Restructuring of the National League System has been high on the agenda for Non-League football over the last 18 months with extra divisions to be introduced at Step 3 and 4 from next season.
It will take the current Pyramid to four divisions at Step 3 and seven at Step 4.
The Football Association have now released the provisional boundaries to give clubs and fans an idea of the changes.
As part of a partnership between The FA and The NLP to bring readers exclusive features and content relating to the Non-League game, this month’s Football Matters focuses on how the decisions were made and what happens next.
Head of National League System Laurence Jones and National League System Manager Matt Edkins, explain all.
NLP: The changes have dominated the conversation for the best part of 18 months, but why now?
LJ: The world we live in is changing. The reconfiguration and reduction in divisional sizes is designed to create a National League System that reflects the challenges this level of the game faces.
There’s no silver bullet. An incredible amount of work has gone into this. There’s been a lot of consultation and discussion with a wide range of stakeholders involved in this level of the game.
There are some common and consistent themes coming through around travel time, reducing cost, player availability – particularly around midweek football. We’ve listened to, and considered, all the feedback to look at how we can create this new structure.
NLP: What were the challenges in putting this together?
LJ: History is a challenge. Football doesn’t always embrace change but, inevitably when you’re introducing new divisions, there is going to be some movement.
People have perhaps played in a certain league for many years and they are comfortable in that environment, I understand that.
But the National League System is just that. It is a structured Pyramid of football that covers the whole of the country and there has to be fluidity to enable clubs to move up and down.
The challenge is to look at the existing landscape and try to create a new one that doesn’t make too much change but meets the needs of the world we live in.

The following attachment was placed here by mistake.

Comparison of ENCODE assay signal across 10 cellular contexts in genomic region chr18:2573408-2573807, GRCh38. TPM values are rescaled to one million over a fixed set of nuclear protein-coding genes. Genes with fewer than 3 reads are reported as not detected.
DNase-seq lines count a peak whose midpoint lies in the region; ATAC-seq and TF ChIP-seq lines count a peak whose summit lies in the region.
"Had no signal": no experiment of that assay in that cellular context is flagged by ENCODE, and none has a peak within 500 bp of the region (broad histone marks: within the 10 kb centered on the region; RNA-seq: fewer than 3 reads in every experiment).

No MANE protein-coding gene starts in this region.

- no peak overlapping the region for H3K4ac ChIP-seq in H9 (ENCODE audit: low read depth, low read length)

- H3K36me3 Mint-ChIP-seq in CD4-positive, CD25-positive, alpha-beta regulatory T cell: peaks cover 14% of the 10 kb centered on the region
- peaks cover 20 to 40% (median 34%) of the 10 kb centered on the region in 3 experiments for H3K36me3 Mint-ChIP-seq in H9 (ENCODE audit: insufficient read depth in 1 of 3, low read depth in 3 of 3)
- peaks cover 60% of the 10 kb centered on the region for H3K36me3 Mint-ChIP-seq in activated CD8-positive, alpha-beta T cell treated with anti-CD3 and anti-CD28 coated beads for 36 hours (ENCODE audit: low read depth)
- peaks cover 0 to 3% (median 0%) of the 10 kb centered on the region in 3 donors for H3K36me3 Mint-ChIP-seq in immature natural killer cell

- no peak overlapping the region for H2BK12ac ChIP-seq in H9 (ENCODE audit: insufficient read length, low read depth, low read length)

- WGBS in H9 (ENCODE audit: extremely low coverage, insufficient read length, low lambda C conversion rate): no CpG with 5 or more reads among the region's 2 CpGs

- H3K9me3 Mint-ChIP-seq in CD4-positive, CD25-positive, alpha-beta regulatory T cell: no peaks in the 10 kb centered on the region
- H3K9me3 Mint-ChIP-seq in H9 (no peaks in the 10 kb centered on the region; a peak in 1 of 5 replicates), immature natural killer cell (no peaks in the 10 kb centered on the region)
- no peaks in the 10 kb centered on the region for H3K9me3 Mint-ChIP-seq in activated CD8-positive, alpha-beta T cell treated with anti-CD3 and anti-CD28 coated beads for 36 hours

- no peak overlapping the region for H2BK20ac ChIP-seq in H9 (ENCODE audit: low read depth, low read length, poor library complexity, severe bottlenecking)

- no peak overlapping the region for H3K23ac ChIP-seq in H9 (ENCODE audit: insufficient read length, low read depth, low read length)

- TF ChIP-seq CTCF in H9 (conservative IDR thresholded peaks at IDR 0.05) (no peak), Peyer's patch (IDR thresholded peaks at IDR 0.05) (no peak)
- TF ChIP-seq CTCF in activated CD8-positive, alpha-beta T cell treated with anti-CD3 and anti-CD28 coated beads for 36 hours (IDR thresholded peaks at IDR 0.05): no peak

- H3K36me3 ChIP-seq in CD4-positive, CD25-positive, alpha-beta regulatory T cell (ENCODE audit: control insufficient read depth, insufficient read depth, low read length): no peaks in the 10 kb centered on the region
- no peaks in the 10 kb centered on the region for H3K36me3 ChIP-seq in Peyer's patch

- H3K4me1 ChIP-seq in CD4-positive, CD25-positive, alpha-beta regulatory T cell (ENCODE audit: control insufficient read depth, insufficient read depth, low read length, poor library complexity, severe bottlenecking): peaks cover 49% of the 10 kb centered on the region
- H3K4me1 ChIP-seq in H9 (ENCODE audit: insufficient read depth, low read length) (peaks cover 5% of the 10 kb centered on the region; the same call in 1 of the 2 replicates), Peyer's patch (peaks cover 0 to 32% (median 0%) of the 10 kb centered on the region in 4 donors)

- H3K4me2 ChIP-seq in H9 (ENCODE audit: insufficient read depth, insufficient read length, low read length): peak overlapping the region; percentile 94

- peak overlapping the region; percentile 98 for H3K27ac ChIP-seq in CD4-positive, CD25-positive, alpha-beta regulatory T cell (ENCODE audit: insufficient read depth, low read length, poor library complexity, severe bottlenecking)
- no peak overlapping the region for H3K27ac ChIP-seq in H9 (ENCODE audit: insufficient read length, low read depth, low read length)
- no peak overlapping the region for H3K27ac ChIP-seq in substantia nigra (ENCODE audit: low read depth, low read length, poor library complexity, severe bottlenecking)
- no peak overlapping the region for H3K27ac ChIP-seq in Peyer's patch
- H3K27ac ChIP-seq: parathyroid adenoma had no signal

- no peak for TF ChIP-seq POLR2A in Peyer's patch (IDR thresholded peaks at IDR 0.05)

NLP: Can you explain how the decisions for where the new divisions will be placed were made?
ME: It’s important we have flexibility with the boundaries. At Step 4 we had a look at the key transport arteries. You have to start in the far north and work down the country.
We looked at the Dartford Crossing in the Isthmian area.
Historically it’s been very difficult if there’s a problem with the crossing – it’s very hard to get around it. So for that particular reason the decision was made to keep the divisions north and south of the river.
There was a discussion around East Anglia and how that would fit in. There were alternatives but it was decided by the Leagues Committee that the boundaries we’ve put out are the best way forward.
At Step 3, it’s often been dubbed as a Midlands Division – we feel that slightly differently and term it Central as it goes a bit wider than what you’d expect to call the midlands. That can all change depending on who gets promoted and relegated. We’ll know more in the coming weeks.
NLP: You mentioned the Dartford Crossing and the M25 – three of the Step 4 leagues intersect it. That’s obviously quite deliberate?
ME: What we’ve found – certainly in the two years since I’ve been here – is that people in the north don’t fully understand the challenges in the south and vice-versa.
The committee have been very open and had those discussions to explain the problems in each part of the country. That’s been very productive.